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Unread 01-23-2018, 11:03 PM
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Question on Feed Forward Gains

My team has been trying to implement velocity closed loop control by following the Talon SRX Software Reference Manual (Section 12.4) found here. First off, what does the feed forward gain actually do? Why do we need it? And what we're most confused about is where does the number 1023 come from when calculating the f-gain?

Any help would be greatly appreciated.
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Unread 01-23-2018, 11:18 PM
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Re: Question on Feed Forward Gains

In my understanding, the feedforward part of PIDF is an approximation of what speed you think the robot should be at. It is recommended to set the feedforward constant to 1 divided by the maximum velocity of the robot, so that, for example, if I wanted the robot to travel half of the maximum speed, the velocity * the feedforward value would yield 1/2. ((Maximum velocity / 2) * (1 / maximum velocity))

On the talon srx, the motor values are set between -1023 and 1023 which is where that number comes from. In other words, using my previous example, half speed would be a motor output of 511.5 (0.5 * 1023).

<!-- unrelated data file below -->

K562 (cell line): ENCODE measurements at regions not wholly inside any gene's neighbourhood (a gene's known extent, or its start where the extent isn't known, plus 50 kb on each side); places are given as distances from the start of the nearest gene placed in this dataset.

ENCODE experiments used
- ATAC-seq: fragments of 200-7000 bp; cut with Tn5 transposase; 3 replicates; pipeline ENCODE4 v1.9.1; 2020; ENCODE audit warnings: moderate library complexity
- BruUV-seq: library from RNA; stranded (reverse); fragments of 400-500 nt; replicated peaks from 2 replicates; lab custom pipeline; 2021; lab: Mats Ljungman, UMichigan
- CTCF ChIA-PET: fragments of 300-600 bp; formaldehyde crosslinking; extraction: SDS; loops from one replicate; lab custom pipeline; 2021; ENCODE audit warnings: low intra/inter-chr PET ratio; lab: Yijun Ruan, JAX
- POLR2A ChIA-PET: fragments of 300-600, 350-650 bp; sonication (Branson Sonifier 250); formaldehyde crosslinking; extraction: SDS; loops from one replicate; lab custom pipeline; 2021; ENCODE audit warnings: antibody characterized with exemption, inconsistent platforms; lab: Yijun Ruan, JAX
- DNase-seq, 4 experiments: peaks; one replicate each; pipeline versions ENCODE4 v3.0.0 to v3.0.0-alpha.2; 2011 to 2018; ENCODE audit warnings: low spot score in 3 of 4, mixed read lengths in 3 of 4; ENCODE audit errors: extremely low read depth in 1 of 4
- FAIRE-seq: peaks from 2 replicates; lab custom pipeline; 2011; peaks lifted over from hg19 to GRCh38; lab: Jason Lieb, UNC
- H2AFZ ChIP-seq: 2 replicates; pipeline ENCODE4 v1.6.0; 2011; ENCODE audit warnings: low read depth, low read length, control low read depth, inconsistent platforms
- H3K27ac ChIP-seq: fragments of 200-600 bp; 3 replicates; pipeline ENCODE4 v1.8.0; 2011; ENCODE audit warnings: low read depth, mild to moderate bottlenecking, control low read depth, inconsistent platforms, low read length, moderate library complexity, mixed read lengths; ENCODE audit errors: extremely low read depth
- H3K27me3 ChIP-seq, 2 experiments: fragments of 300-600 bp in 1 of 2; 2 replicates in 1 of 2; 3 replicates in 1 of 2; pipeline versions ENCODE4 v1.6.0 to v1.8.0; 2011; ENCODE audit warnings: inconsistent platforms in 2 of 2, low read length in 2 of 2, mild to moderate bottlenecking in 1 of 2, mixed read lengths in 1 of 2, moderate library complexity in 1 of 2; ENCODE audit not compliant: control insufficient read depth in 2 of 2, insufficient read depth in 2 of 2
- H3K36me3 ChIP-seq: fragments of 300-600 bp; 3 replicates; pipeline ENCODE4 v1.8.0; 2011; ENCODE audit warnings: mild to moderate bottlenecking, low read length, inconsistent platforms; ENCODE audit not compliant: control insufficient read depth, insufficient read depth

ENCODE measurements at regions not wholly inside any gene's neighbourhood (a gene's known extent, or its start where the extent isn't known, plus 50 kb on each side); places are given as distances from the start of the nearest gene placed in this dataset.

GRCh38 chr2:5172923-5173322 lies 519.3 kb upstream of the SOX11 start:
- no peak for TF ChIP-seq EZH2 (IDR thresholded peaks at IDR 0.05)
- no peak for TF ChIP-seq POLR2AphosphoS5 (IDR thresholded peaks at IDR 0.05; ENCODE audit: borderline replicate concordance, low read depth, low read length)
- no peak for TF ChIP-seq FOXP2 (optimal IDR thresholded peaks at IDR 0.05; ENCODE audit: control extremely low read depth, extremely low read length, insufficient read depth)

Feedforward is very useful because it allows the PID loop to not have to do as much work. Since the velocity is already close to what you want it to be because of the feedforward, the PID loop only has to account for small error between the approximated velocity and your actual desired velocity.
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Unread 01-24-2018, 02:08 AM
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Re: Question on Feed Forward Gains

In an ideal brushed DC motor, there’s a direct relationship between applied voltage and rotor speed. You give the motor 0V and it doesn’t spin, 6V and it spins at half speed, 12V and it spins at full speed.

Now, this makes control really simple in theory. You just need to multiply your goal velocity by some constant (F) and you’ll get the voltage that needs to be applied to the motor. This is the purpose of feed-forward.

Unfortunately, the real world has things like friction, wheel slip, wire resistance, etc. To account for deviations from the goal, a PID loop will take sensor input and boost or lower the applied voltage to the motor accordingly.
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